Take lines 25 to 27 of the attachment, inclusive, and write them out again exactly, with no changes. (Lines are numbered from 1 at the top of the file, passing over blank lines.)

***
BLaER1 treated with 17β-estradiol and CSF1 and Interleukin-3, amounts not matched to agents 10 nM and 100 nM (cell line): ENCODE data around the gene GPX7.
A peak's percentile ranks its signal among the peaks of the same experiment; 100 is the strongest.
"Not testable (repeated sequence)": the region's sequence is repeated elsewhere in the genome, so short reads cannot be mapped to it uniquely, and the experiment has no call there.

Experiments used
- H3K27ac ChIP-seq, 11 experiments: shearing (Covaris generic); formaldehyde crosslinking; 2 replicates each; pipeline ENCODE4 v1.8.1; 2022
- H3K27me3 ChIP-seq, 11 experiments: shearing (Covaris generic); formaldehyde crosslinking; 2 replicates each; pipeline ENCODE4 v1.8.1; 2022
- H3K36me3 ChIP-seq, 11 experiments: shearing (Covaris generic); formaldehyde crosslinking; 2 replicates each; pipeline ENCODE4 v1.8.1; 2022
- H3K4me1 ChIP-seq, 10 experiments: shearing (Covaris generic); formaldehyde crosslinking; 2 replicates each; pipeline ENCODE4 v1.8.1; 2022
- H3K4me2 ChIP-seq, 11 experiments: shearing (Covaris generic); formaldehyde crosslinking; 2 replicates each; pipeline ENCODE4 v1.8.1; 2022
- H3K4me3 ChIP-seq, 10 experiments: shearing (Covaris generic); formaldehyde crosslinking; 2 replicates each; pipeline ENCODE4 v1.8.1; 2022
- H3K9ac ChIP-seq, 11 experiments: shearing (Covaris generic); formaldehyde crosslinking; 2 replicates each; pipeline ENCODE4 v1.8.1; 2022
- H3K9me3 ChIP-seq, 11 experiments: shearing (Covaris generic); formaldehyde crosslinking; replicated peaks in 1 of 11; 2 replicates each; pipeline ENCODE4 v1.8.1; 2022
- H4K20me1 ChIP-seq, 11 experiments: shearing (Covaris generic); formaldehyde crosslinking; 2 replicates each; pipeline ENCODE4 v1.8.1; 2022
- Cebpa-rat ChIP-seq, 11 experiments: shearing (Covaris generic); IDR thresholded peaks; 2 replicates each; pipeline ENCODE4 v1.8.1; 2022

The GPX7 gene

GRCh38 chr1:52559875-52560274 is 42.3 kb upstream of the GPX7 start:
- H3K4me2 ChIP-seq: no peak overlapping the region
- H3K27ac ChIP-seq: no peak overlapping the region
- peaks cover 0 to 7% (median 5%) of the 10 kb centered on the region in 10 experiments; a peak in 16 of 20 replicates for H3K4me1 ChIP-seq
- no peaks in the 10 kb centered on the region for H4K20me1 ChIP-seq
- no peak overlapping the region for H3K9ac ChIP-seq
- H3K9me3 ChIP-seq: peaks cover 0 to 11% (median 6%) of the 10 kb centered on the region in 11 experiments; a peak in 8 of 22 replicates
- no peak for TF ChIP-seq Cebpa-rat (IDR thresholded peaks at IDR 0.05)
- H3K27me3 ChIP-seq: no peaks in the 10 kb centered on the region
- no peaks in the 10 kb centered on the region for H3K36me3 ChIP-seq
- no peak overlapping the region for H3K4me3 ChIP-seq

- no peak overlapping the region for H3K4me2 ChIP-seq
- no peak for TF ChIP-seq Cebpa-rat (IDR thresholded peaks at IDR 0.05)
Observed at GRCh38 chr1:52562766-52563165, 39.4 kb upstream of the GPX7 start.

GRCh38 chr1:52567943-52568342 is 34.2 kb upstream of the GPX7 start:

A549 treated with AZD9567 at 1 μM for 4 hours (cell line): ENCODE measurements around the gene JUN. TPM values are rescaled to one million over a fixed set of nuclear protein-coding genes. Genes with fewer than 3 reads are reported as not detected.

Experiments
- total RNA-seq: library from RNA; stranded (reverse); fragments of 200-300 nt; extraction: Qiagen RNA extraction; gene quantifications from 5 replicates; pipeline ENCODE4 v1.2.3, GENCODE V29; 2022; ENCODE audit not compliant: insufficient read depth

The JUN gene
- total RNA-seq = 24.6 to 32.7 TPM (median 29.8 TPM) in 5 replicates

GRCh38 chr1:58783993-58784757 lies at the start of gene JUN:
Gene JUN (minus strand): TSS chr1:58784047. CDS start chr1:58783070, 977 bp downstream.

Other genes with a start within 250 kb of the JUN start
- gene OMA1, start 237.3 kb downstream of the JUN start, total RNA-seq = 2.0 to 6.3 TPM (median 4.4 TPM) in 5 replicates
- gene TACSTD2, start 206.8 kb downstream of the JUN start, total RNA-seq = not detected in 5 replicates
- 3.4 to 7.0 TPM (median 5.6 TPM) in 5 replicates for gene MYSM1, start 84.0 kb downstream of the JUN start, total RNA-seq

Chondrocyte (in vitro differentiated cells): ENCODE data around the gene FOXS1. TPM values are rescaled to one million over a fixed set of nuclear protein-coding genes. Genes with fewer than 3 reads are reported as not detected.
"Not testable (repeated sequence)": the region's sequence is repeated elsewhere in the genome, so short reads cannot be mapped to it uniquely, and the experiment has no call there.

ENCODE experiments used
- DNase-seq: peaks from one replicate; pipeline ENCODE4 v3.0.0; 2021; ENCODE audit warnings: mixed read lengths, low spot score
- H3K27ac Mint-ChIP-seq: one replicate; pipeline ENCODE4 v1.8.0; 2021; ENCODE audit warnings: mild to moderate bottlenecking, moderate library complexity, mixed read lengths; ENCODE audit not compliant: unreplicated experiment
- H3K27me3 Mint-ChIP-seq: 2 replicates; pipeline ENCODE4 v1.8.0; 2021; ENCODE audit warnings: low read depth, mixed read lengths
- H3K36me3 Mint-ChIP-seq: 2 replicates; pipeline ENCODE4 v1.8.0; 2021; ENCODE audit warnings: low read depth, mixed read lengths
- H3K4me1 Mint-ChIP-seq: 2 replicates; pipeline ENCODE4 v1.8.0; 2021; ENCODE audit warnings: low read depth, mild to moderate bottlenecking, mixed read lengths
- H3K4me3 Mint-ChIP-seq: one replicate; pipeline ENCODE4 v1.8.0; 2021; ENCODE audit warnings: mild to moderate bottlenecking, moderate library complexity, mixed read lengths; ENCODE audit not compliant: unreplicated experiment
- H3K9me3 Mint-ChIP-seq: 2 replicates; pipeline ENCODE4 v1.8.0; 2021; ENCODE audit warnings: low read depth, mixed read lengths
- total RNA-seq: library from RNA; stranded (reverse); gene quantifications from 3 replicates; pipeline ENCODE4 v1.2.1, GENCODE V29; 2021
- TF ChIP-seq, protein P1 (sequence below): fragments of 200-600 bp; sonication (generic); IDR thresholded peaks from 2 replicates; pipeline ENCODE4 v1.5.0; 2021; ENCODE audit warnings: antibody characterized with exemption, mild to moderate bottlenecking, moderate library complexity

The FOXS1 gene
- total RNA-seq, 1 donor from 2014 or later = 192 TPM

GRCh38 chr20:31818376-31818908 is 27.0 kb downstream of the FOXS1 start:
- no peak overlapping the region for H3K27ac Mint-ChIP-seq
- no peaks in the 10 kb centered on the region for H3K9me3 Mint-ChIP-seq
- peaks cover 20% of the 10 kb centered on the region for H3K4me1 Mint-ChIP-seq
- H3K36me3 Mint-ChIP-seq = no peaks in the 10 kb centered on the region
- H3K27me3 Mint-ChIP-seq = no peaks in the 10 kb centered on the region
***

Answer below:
- no peaks in the 10 kb centered on the region for H3K36me3 ChIP-seq
- no peak overlapping the region for H3K4me3 ChIP-seq

- no peak overlapping the region for H3K4me2 ChIP-seq